1.8M Pages of Federal Case Law to Go Public

Carl Malamud’s nonprofit organization Public.Resource.Org and the legal research company Fastcase today announced an agreement that will allow Public.Resource.Org to publish 1.8 million pages of federal case law in the public domain. The archive, which will become available sometime in 2008, will include all U.S. courts of appeals decisions since 1950 and all Supreme Court decisions since 1754. I wrote in August about Malamud’s charge to crash the Wexis gate with his plan to create a public-domain repository of all case law, federal and state, and I first wrote about him a decade ago in recognition of his work to bring the SEC’s EDGAR database to the public. In today’s statement, he said:

“The U.S. judiciary has allowed their entire work product to be locked up behind a cash register. Law is the operating system of our society and today’s agreement means anybody can read the source for a substantial amount of case law that was previously unavailable.”

Notably, this public-domain database will come about with the cooperation of a for-profit legal research company. Fastcase has agreed to sell this case law in a one-time transaction that will allow Public.Resource.Org to use it. The cases will be marked with a new Creative Commons mark — CC-Ø — that signals that there are no copyrights or other related rights attached to the content.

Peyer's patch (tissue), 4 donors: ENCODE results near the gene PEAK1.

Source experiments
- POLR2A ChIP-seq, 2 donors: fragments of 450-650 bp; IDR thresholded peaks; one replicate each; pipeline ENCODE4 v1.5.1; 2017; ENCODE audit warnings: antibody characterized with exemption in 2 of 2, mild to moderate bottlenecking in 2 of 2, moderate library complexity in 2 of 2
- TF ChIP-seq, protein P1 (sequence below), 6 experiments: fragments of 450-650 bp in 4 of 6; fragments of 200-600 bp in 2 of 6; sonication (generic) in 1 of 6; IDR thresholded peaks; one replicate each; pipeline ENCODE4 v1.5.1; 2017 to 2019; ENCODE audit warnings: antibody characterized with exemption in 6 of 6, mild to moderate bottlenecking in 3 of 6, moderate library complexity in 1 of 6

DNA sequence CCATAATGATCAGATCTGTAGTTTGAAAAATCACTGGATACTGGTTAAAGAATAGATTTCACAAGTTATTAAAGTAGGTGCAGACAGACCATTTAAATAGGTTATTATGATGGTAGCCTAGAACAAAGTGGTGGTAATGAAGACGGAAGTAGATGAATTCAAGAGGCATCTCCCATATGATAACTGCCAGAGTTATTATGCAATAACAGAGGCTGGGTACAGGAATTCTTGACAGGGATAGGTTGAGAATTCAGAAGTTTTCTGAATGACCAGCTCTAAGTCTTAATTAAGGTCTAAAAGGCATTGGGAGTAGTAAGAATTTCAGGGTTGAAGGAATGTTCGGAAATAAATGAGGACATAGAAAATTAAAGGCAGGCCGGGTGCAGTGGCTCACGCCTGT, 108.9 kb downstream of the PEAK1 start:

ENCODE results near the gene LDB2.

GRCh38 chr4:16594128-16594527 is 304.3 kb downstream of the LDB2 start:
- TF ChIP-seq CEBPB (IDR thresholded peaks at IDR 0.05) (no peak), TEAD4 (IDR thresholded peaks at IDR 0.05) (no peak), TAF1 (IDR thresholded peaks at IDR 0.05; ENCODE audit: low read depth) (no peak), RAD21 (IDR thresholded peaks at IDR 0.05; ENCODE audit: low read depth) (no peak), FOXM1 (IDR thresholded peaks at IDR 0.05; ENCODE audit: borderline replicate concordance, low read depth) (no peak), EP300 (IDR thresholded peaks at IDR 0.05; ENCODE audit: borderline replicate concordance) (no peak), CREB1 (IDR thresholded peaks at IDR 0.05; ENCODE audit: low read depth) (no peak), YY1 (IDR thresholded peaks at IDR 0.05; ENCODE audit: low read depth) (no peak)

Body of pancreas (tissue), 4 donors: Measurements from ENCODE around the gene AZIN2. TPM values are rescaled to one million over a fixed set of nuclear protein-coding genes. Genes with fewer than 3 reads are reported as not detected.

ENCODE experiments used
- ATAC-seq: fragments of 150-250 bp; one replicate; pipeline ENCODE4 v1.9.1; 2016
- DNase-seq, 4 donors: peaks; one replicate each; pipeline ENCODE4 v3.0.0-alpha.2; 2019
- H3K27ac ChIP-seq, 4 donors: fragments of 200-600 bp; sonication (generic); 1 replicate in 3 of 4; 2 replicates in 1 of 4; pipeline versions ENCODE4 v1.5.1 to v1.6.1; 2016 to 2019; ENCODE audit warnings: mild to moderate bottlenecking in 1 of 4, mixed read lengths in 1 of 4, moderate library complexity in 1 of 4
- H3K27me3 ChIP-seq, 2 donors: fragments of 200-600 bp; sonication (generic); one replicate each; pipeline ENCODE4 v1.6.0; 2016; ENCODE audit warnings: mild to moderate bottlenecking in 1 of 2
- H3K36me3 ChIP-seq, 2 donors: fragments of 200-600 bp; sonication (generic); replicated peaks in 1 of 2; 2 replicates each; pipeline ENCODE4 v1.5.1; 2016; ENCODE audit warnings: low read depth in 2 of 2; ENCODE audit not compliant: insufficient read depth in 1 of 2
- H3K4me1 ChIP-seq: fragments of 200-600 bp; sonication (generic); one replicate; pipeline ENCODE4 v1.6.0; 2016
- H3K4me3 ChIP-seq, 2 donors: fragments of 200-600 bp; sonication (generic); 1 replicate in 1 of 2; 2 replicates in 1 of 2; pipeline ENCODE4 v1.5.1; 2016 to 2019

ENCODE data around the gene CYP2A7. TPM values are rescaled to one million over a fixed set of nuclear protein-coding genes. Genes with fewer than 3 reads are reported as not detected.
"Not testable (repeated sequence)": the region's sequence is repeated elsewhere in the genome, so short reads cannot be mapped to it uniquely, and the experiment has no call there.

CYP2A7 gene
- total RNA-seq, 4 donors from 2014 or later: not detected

Once it receives the cases, Public.Resource.Org will format them using open source “star” mapping software, which will allow the insertion of markers that will approximate page breaks based on user-furnished parameters such as page size, margins, and fonts. “Wiki” technology will be used to allow the public to move around these markers, as well as add summaries, classifications, keywords, alternate numbering systems for citation purposes, and ratings or “diggs” on opinions.

Going forward, new cases will be added to the database through organizations that already make cases publicly available, such as AltLaw and the Legal Information Institute.

Today’s announcement said that further news “will be forthcoming on the availability of other case law, including Federal District and pre-1949 Appellate decisions.”